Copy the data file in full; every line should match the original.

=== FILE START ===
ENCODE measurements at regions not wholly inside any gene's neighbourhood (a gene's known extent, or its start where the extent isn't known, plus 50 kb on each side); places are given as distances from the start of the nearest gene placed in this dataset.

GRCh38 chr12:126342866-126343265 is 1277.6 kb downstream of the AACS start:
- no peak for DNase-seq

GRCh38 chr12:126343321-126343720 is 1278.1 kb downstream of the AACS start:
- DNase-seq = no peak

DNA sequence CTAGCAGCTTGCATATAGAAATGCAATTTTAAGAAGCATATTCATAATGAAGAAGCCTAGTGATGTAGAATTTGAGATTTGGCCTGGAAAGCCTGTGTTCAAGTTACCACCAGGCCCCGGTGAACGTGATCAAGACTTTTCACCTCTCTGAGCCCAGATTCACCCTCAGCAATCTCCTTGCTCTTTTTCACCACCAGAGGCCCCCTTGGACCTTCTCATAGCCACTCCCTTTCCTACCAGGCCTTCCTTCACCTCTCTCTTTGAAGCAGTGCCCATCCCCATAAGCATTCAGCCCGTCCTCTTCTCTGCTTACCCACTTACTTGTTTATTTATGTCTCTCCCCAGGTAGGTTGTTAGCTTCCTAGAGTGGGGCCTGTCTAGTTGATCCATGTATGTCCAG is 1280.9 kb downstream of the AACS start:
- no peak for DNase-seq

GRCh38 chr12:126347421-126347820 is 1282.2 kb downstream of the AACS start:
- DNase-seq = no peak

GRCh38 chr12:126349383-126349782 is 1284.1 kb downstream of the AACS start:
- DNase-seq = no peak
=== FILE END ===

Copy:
ENCODE measurements at regions not wholly inside any gene's neighbourhood (a gene's known extent, or its start where the extent isn't known, plus 50 kb on each side); places are given as distances from the start of the nearest gene placed in this dataset.

GRCh38 chr12:126342866-126343265 is 1277.6 kb downstream of the AACS start:
- no peak for DNase-seq

GRCh38 chr12:126343321-126343720 is 1278.1 kb downstream of the AACS start:
- DNase-seq = no peak

DNA sequence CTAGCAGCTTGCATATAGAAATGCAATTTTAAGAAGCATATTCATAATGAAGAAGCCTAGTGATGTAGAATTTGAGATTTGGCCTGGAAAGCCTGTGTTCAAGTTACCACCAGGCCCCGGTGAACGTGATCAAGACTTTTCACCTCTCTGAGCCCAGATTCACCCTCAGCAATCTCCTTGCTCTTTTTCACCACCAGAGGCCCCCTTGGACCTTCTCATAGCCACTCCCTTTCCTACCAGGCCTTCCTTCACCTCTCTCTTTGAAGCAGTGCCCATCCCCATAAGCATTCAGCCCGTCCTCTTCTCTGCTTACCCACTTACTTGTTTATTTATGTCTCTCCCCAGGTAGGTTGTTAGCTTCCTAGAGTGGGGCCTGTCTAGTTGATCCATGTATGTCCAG is 1280.9 kb downstream of the AACS start:
- no peak for DNase-seq

GRCh38 chr12:126347421-126347820 is 1282.2 kb downstream of the AACS start:
- DNase-seq = no peak

GRCh38 chr12:126349383-126349782 is 1284.1 kb downstream of the AACS start:
- DNase-seq = no peak